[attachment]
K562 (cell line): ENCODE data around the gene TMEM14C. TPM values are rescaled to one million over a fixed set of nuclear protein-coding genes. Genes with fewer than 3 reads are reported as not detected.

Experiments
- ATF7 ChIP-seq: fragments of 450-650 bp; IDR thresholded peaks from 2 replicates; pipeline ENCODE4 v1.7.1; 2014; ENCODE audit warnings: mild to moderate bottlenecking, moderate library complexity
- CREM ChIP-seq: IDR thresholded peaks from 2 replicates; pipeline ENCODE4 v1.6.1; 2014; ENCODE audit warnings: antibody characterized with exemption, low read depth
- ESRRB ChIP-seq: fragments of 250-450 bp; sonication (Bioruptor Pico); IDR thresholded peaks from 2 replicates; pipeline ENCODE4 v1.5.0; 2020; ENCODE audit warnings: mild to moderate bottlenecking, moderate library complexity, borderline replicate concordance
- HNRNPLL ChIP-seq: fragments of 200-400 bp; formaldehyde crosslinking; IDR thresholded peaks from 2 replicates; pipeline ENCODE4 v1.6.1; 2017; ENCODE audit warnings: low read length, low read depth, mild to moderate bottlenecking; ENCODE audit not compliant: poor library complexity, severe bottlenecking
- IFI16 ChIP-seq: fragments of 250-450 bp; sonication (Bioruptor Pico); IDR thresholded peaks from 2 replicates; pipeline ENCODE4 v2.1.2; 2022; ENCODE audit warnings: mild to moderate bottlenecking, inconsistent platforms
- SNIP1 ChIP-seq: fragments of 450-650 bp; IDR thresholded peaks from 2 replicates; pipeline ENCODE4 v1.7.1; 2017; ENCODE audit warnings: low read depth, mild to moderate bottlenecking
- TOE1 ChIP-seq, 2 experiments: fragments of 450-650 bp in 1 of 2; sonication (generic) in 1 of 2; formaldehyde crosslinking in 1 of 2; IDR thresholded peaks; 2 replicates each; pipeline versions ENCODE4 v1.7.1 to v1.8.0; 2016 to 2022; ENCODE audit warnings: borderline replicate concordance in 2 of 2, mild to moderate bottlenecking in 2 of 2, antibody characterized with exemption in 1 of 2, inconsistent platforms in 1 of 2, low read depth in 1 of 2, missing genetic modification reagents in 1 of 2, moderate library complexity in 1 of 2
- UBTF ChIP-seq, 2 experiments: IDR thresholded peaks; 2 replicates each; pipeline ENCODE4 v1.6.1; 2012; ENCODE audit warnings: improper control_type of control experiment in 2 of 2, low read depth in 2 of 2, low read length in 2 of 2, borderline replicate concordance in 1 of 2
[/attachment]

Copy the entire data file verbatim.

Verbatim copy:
K562 (cell line): ENCODE data around the gene TMEM14C. TPM values are rescaled to one million over a fixed set of nuclear protein-coding genes. Genes with fewer than 3 reads are reported as not detected.

Experiments
- ATF7 ChIP-seq: fragments of 450-650 bp; IDR thresholded peaks from 2 replicates; pipeline ENCODE4 v1.7.1; 2014; ENCODE audit warnings: mild to moderate bottlenecking, moderate library complexity
- CREM ChIP-seq: IDR thresholded peaks from 2 replicates; pipeline ENCODE4 v1.6.1; 2014; ENCODE audit warnings: antibody characterized with exemption, low read depth
- ESRRB ChIP-seq: fragments of 250-450 bp; sonication (Bioruptor Pico); IDR thresholded peaks from 2 replicates; pipeline ENCODE4 v1.5.0; 2020; ENCODE audit warnings: mild to moderate bottlenecking, moderate library complexity, borderline replicate concordance
- HNRNPLL ChIP-seq: fragments of 200-400 bp; formaldehyde crosslinking; IDR thresholded peaks from 2 replicates; pipeline ENCODE4 v1.6.1; 2017; ENCODE audit warnings: low read length, low read depth, mild to moderate bottlenecking; ENCODE audit not compliant: poor library complexity, severe bottlenecking
- IFI16 ChIP-seq: fragments of 250-450 bp; sonication (Bioruptor Pico); IDR thresholded peaks from 2 replicates; pipeline ENCODE4 v2.1.2; 2022; ENCODE audit warnings: mild to moderate bottlenecking, inconsistent platforms
- SNIP1 ChIP-seq: fragments of 450-650 bp; IDR thresholded peaks from 2 replicates; pipeline ENCODE4 v1.7.1; 2017; ENCODE audit warnings: low read depth, mild to moderate bottlenecking
- TOE1 ChIP-seq, 2 experiments: fragments of 450-650 bp in 1 of 2; sonication (generic) in 1 of 2; formaldehyde crosslinking in 1 of 2; IDR thresholded peaks; 2 replicates each; pipeline versions ENCODE4 v1.7.1 to v1.8.0; 2016 to 2022; ENCODE audit warnings: borderline replicate concordance in 2 of 2, mild to moderate bottlenecking in 2 of 2, antibody characterized with exemption in 1 of 2, inconsistent platforms in 1 of 2, low read depth in 1 of 2, missing genetic modification reagents in 1 of 2, moderate library complexity in 1 of 2
- UBTF ChIP-seq, 2 experiments: IDR thresholded peaks; 2 replicates each; pipeline ENCODE4 v1.6.1; 2012; ENCODE audit warnings: improper control_type of control experiment in 2 of 2, low read depth in 2 of 2, low read length in 2 of 2, borderline replicate concordance in 1 of 2